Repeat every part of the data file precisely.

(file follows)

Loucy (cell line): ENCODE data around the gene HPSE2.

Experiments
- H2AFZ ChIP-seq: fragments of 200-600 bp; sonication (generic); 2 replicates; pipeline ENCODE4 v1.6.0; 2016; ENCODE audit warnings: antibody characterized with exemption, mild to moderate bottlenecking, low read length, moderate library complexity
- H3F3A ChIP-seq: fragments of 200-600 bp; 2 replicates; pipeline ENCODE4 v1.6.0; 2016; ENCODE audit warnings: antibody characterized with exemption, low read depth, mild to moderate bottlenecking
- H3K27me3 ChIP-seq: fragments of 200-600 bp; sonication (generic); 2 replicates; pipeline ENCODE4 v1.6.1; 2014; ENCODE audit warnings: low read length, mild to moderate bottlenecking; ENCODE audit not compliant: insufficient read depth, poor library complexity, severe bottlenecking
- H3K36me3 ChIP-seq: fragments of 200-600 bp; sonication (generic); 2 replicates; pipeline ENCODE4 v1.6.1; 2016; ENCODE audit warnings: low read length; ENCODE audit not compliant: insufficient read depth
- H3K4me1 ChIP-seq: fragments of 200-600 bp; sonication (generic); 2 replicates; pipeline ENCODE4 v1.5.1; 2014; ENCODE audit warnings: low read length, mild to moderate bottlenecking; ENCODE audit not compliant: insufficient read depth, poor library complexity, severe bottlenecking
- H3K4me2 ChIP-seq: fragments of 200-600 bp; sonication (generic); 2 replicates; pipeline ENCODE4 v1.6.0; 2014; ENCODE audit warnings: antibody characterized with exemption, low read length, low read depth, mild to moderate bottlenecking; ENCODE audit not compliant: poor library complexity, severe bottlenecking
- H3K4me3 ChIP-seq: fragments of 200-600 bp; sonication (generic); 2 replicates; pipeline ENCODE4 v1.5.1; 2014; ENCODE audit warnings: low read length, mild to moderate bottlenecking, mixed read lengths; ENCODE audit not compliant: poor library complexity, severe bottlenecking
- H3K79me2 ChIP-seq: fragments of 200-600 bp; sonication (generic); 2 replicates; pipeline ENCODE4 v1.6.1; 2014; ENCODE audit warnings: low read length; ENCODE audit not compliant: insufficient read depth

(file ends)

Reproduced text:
Loucy (cell line): ENCODE data around the gene HPSE2.

Experiments
- H2AFZ ChIP-seq: fragments of 200-600 bp; sonication (generic); 2 replicates; pipeline ENCODE4 v1.6.0; 2016; ENCODE audit warnings: antibody characterized with exemption, mild to moderate bottlenecking, low read length, moderate library complexity
- H3F3A ChIP-seq: fragments of 200-600 bp; 2 replicates; pipeline ENCODE4 v1.6.0; 2016; ENCODE audit warnings: antibody characterized with exemption, low read depth, mild to moderate bottlenecking
- H3K27me3 ChIP-seq: fragments of 200-600 bp; sonication (generic); 2 replicates; pipeline ENCODE4 v1.6.1; 2014; ENCODE audit warnings: low read length, mild to moderate bottlenecking; ENCODE audit not compliant: insufficient read depth, poor library complexity, severe bottlenecking
- H3K36me3 ChIP-seq: fragments of 200-600 bp; sonication (generic); 2 replicates; pipeline ENCODE4 v1.6.1; 2016; ENCODE audit warnings: low read length; ENCODE audit not compliant: insufficient read depth
- H3K4me1 ChIP-seq: fragments of 200-600 bp; sonication (generic); 2 replicates; pipeline ENCODE4 v1.5.1; 2014; ENCODE audit warnings: low read length, mild to moderate bottlenecking; ENCODE audit not compliant: insufficient read depth, poor library complexity, severe bottlenecking
- H3K4me2 ChIP-seq: fragments of 200-600 bp; sonication (generic); 2 replicates; pipeline ENCODE4 v1.6.0; 2014; ENCODE audit warnings: antibody characterized with exemption, low read length, low read depth, mild to moderate bottlenecking; ENCODE audit not compliant: poor library complexity, severe bottlenecking
- H3K4me3 ChIP-seq: fragments of 200-600 bp; sonication (generic); 2 replicates; pipeline ENCODE4 v1.5.1; 2014; ENCODE audit warnings: low read length, mild to moderate bottlenecking, mixed read lengths; ENCODE audit not compliant: poor library complexity, severe bottlenecking
- H3K79me2 ChIP-seq: fragments of 200-600 bp; sonication (generic); 2 replicates; pipeline ENCODE4 v1.6.1; 2014; ENCODE audit warnings: low read length; ENCODE audit not compliant: insufficient read depth